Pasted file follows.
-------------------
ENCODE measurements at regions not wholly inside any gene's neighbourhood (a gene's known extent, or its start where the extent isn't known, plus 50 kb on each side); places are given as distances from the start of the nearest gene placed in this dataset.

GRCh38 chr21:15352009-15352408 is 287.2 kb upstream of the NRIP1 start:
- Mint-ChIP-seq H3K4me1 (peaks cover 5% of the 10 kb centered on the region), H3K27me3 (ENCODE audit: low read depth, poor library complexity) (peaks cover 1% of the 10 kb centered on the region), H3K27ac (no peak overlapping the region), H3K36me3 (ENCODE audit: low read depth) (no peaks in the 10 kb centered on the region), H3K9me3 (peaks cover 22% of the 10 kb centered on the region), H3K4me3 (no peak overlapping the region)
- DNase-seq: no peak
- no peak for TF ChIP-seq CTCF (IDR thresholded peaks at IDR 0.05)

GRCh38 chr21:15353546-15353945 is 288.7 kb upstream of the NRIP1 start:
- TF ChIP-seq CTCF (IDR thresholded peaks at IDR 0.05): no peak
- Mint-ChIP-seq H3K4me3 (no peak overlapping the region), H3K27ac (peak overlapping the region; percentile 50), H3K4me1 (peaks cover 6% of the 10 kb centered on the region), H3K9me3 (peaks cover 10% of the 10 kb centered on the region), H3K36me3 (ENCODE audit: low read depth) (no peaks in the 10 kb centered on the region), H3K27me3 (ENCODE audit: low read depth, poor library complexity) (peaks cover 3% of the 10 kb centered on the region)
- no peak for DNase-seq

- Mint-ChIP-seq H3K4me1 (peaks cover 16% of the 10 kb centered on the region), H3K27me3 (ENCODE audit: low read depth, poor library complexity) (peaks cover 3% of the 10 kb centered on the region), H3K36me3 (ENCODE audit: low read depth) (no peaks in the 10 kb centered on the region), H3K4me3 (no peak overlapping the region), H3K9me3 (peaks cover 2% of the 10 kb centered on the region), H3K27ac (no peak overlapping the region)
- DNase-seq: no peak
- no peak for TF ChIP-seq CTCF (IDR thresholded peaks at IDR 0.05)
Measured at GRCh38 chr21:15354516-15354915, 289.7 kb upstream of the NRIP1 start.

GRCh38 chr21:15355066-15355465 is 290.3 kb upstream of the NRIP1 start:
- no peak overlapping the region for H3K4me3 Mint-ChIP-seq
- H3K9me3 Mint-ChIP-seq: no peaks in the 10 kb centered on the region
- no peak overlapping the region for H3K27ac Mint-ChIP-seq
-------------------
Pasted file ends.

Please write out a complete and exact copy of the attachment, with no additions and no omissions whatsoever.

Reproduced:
ENCODE measurements at regions not wholly inside any gene's neighbourhood (a gene's known extent, or its start where the extent isn't known, plus 50 kb on each side); places are given as distances from the start of the nearest gene placed in this dataset.

GRCh38 chr21:15352009-15352408 is 287.2 kb upstream of the NRIP1 start:
- Mint-ChIP-seq H3K4me1 (peaks cover 5% of the 10 kb centered on the region), H3K27me3 (ENCODE audit: low read depth, poor library complexity) (peaks cover 1% of the 10 kb centered on the region), H3K27ac (no peak overlapping the region), H3K36me3 (ENCODE audit: low read depth) (no peaks in the 10 kb centered on the region), H3K9me3 (peaks cover 22% of the 10 kb centered on the region), H3K4me3 (no peak overlapping the region)
- DNase-seq: no peak
- no peak for TF ChIP-seq CTCF (IDR thresholded peaks at IDR 0.05)

GRCh38 chr21:15353546-15353945 is 288.7 kb upstream of the NRIP1 start:
- TF ChIP-seq CTCF (IDR thresholded peaks at IDR 0.05): no peak
- Mint-ChIP-seq H3K4me3 (no peak overlapping the region), H3K27ac (peak overlapping the region; percentile 50), H3K4me1 (peaks cover 6% of the 10 kb centered on the region), H3K9me3 (peaks cover 10% of the 10 kb centered on the region), H3K36me3 (ENCODE audit: low read depth) (no peaks in the 10 kb centered on the region), H3K27me3 (ENCODE audit: low read depth, poor library complexity) (peaks cover 3% of the 10 kb centered on the region)
- no peak for DNase-seq

- Mint-ChIP-seq H3K4me1 (peaks cover 16% of the 10 kb centered on the region), H3K27me3 (ENCODE audit: low read depth, poor library complexity) (peaks cover 3% of the 10 kb centered on the region), H3K36me3 (ENCODE audit: low read depth) (no peaks in the 10 kb centered on the region), H3K4me3 (no peak overlapping the region), H3K9me3 (peaks cover 2% of the 10 kb centered on the region), H3K27ac (no peak overlapping the region)
- DNase-seq: no peak
- no peak for TF ChIP-seq CTCF (IDR thresholded peaks at IDR 0.05)
Measured at GRCh38 chr21:15354516-15354915, 289.7 kb upstream of the NRIP1 start.

GRCh38 chr21:15355066-15355465 is 290.3 kb upstream of the NRIP1 start:
- no peak overlapping the region for H3K4me3 Mint-ChIP-seq
- H3K9me3 Mint-ChIP-seq: no peaks in the 10 kb centered on the region
- no peak overlapping the region for H3K27ac Mint-ChIP-seq